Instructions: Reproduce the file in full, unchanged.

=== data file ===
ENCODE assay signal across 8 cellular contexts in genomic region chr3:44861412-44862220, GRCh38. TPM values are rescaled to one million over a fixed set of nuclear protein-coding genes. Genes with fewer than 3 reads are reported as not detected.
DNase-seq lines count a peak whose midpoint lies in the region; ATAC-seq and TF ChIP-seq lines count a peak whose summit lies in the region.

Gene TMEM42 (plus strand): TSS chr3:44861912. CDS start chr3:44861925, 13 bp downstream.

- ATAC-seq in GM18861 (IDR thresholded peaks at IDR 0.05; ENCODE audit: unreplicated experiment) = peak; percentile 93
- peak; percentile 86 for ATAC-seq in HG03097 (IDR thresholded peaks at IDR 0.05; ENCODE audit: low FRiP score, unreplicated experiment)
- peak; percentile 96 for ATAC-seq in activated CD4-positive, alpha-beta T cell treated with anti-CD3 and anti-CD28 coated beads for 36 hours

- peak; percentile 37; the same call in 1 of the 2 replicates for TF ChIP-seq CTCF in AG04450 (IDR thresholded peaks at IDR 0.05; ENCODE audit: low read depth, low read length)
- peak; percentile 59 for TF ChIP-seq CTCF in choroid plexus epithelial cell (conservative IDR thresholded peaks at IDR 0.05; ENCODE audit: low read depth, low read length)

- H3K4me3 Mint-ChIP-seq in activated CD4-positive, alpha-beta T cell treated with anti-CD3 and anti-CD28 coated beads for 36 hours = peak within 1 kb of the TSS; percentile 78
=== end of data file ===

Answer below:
ENCODE assay signal across 8 cellular contexts in genomic region chr3:44861412-44862220, GRCh38. TPM values are rescaled to one million over a fixed set of nuclear protein-coding genes. Genes with fewer than 3 reads are reported as not detected.
DNase-seq lines count a peak whose midpoint lies in the region; ATAC-seq and TF ChIP-seq lines count a peak whose summit lies in the region.

Gene TMEM42 (plus strand): TSS chr3:44861912. CDS start chr3:44861925, 13 bp downstream.

- ATAC-seq in GM18861 (IDR thresholded peaks at IDR 0.05; ENCODE audit: unreplicated experiment) = peak; percentile 93
- peak; percentile 86 for ATAC-seq in HG03097 (IDR thresholded peaks at IDR 0.05; ENCODE audit: low FRiP score, unreplicated experiment)
- peak; percentile 96 for ATAC-seq in activated CD4-positive, alpha-beta T cell treated with anti-CD3 and anti-CD28 coated beads for 36 hours

- peak; percentile 37; the same call in 1 of the 2 replicates for TF ChIP-seq CTCF in AG04450 (IDR thresholded peaks at IDR 0.05; ENCODE audit: low read depth, low read length)
- peak; percentile 59 for TF ChIP-seq CTCF in choroid plexus epithelial cell (conservative IDR thresholded peaks at IDR 0.05; ENCODE audit: low read depth, low read length)

- H3K4me3 Mint-ChIP-seq in activated CD4-positive, alpha-beta T cell treated with anti-CD3 and anti-CD28 coated beads for 36 hours = peak within 1 kb of the TSS; percentile 78